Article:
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Transmeta and Code Morphing Software

Transmeta Corp. was founded in 1995 by group of enthusiasts with the aim to create ultra low-power microprocessors compatible with contemporary software designed to run on x86 chips. But while the concept seems impressive, eventually Transmeta found itself in a wrong time in a wrong place and with a wrong kind of hardware.

Transmeta’s microprocessors were based on its own proprietary VLIW architecture and their compatibility with x86 or different instruction set was maintained using the so-called code morphing software (CMS). Theoretically, this allowed Transmeta to be add new features to its central processing units by updating the software. However, this also meant that performance of such chips will hardly be very high.

The first Transmeta’s processor – Crusoe (based on 128-bit VLIW architecture) – was launched in the year 2000. Due to code-morphing software it could not perform as competing offerings from Intel. Moreover, it could not run certain industry standard applications due to issues with CMS. To make the matters worse, back then nobody heard of netbooks or smartbooks and notebooks were mostly designed for business users, who would hardly enjoy even low power notebooks with limited software compatibility based on unknown chips. The 2000 was not the right time to introduce low-power microprocessors for ultra-thin laptops.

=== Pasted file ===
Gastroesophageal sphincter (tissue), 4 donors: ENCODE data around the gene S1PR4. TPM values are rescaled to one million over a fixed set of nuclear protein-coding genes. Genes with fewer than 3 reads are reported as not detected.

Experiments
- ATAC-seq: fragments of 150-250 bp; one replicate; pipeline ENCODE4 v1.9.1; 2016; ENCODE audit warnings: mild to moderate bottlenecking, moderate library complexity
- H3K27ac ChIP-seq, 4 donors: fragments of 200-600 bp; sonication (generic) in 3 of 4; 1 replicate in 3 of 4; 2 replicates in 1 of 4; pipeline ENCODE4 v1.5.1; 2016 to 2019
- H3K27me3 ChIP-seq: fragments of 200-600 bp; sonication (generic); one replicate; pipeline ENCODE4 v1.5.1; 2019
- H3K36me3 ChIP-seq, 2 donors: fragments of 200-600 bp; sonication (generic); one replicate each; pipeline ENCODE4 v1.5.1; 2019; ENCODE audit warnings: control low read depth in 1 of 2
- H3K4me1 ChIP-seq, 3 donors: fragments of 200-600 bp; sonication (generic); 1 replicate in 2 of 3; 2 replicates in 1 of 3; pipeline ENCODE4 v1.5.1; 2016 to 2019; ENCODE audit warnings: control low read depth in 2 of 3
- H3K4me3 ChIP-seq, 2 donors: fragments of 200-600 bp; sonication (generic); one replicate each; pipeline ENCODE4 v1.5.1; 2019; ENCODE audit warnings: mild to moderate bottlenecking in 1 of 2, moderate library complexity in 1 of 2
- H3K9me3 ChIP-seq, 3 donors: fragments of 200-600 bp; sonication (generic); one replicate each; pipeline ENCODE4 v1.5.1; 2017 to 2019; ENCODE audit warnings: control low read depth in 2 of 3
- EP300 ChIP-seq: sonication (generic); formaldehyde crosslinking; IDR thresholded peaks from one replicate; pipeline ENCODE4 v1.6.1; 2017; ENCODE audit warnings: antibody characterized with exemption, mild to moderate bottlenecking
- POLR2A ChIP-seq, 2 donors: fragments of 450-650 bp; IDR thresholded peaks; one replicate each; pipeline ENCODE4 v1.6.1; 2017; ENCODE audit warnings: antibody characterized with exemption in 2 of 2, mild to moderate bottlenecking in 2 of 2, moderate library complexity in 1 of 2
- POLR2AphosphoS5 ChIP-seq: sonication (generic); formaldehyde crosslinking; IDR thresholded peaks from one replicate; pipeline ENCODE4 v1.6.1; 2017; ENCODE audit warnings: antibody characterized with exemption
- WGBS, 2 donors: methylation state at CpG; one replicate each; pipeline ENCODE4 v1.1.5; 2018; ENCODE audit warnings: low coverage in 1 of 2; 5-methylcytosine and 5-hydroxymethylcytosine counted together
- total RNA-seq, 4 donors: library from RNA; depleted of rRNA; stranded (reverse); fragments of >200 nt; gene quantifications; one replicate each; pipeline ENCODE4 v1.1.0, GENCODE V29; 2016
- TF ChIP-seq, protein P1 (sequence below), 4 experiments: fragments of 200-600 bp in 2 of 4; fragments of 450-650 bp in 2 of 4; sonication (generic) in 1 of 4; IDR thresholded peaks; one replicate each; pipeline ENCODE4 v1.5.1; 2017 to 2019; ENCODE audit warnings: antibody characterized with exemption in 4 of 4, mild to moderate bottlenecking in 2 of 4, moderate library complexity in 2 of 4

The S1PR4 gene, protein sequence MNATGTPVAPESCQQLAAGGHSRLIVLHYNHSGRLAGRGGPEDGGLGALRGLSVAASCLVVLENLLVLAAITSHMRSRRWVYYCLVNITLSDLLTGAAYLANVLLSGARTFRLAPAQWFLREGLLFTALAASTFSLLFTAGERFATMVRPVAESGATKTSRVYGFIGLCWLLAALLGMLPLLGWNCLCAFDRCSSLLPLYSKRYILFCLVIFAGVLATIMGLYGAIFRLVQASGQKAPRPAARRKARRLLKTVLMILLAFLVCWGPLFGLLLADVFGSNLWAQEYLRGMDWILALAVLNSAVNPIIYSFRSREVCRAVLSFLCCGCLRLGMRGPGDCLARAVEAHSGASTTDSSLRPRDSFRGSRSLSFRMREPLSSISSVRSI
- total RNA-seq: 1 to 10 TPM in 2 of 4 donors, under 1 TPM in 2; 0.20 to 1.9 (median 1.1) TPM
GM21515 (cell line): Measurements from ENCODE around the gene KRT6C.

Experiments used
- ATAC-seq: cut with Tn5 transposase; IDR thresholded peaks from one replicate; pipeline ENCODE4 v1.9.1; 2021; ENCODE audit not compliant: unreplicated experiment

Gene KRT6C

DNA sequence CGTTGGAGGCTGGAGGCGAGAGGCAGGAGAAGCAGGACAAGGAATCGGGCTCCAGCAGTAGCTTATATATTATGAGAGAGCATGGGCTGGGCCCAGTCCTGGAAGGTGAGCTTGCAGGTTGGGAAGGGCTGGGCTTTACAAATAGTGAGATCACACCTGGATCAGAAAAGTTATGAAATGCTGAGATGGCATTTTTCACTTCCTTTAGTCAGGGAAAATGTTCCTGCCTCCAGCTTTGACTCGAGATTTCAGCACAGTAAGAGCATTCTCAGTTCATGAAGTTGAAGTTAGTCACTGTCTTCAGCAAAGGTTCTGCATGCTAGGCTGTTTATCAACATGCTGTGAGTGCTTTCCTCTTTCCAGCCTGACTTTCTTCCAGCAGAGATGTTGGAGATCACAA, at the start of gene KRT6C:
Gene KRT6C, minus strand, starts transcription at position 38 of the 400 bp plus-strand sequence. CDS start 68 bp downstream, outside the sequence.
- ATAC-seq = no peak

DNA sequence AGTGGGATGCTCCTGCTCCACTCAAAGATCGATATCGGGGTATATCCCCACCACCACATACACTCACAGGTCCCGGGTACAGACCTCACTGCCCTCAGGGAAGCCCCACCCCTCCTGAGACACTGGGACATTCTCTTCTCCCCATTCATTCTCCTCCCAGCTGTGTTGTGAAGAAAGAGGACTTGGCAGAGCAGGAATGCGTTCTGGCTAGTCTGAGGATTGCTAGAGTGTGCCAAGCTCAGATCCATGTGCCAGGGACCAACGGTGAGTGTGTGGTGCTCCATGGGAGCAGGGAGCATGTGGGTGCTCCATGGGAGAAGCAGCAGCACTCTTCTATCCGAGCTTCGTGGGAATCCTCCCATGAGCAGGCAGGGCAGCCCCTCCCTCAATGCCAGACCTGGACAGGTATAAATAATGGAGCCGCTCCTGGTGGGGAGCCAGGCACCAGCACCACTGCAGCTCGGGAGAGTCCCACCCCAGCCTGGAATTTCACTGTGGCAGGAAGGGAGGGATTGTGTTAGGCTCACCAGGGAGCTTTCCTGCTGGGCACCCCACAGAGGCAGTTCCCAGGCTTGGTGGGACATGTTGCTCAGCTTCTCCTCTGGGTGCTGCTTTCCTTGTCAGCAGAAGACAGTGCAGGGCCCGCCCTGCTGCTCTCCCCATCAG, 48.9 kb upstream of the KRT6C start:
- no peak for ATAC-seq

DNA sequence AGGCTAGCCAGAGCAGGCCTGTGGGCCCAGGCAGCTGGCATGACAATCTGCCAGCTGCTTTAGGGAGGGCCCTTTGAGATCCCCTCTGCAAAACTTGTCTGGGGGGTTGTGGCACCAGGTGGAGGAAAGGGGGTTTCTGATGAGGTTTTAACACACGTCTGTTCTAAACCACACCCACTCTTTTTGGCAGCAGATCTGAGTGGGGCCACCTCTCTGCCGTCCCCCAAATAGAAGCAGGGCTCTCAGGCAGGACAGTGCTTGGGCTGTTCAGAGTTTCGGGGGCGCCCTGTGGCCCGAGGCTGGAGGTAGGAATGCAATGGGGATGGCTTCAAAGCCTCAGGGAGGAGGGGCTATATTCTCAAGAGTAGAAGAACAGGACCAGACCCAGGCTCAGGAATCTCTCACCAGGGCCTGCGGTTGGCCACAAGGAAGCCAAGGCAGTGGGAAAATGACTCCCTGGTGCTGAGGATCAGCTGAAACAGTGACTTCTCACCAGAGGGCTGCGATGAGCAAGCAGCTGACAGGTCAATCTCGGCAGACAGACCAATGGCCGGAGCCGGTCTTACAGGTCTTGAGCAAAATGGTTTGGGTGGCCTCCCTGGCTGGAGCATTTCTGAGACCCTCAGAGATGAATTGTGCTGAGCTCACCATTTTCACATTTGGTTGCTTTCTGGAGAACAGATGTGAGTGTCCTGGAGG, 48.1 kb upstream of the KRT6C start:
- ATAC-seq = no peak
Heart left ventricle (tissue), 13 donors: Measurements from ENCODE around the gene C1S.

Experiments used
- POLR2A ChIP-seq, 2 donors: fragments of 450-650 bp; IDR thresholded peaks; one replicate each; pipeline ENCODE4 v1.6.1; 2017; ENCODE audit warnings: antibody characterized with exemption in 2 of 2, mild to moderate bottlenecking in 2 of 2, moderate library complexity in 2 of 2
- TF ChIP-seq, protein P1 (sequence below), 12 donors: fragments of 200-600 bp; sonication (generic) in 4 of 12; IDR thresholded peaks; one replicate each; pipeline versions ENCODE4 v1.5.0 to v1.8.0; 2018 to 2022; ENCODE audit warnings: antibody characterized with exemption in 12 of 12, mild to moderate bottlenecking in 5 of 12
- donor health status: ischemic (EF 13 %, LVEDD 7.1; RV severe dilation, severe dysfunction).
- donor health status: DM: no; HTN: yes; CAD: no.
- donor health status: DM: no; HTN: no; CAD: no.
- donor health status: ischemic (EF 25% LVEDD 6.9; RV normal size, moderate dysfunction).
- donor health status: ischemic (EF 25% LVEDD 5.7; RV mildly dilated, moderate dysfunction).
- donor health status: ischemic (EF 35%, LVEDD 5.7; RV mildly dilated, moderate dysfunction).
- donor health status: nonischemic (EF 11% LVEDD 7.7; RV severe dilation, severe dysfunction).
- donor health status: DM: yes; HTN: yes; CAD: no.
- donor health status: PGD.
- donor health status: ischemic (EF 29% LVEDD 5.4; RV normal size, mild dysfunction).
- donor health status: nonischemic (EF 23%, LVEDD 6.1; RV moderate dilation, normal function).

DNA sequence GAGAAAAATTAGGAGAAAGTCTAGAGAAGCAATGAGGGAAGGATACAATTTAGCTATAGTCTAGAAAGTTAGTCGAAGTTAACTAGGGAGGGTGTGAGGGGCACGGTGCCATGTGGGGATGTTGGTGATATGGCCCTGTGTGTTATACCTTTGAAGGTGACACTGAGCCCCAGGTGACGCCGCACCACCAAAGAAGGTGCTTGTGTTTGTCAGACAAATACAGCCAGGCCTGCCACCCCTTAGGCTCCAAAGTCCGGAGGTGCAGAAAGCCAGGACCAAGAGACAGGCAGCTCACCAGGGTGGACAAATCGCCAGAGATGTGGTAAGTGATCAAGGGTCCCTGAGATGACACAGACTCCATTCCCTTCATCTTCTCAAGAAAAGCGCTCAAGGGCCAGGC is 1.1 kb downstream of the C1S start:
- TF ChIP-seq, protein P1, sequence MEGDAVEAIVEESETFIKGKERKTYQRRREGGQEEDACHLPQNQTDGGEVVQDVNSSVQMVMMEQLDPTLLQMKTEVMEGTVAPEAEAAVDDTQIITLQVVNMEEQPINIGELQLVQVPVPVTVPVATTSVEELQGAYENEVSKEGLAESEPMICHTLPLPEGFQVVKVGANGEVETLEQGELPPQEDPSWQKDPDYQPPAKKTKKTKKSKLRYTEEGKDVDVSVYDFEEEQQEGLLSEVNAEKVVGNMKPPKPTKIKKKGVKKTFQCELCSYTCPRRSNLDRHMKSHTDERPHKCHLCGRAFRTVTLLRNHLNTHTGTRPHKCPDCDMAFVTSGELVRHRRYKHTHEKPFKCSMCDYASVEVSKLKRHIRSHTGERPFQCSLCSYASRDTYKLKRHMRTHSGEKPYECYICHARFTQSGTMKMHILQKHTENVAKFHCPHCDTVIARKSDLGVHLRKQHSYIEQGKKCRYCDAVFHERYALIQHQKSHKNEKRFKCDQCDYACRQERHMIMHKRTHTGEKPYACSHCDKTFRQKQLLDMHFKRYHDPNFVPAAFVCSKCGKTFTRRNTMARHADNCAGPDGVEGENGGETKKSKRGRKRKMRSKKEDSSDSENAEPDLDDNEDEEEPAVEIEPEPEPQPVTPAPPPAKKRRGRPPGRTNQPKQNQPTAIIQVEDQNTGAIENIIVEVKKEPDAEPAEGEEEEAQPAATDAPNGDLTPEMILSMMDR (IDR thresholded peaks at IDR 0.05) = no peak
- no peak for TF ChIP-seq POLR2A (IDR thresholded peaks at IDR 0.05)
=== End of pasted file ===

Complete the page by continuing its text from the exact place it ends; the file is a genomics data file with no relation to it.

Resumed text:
Transmeta’s second attempt was called Efficeon (which was based on 256-bit VLIW design) and was released in 2003 to compete against Intel Centrino/Pentium M platform for the space inside premium notebooks. Not exactly a good place to compete for, considering the fact that Pentium M was much faster in terms of performance and few end-users cared about very long battery life back then.

Due to low performance and issues with code morphing software, Transmeta could not win a lot of designs. As a consequence, the company posted massive quarterly losses and in 2007 the company announced its plans to quit hardware business. Subsequently, the firm was acquired by Novafora and ceased to exist. Novafora also quickly sold Transmeta’s patents and vanished into oblivion.

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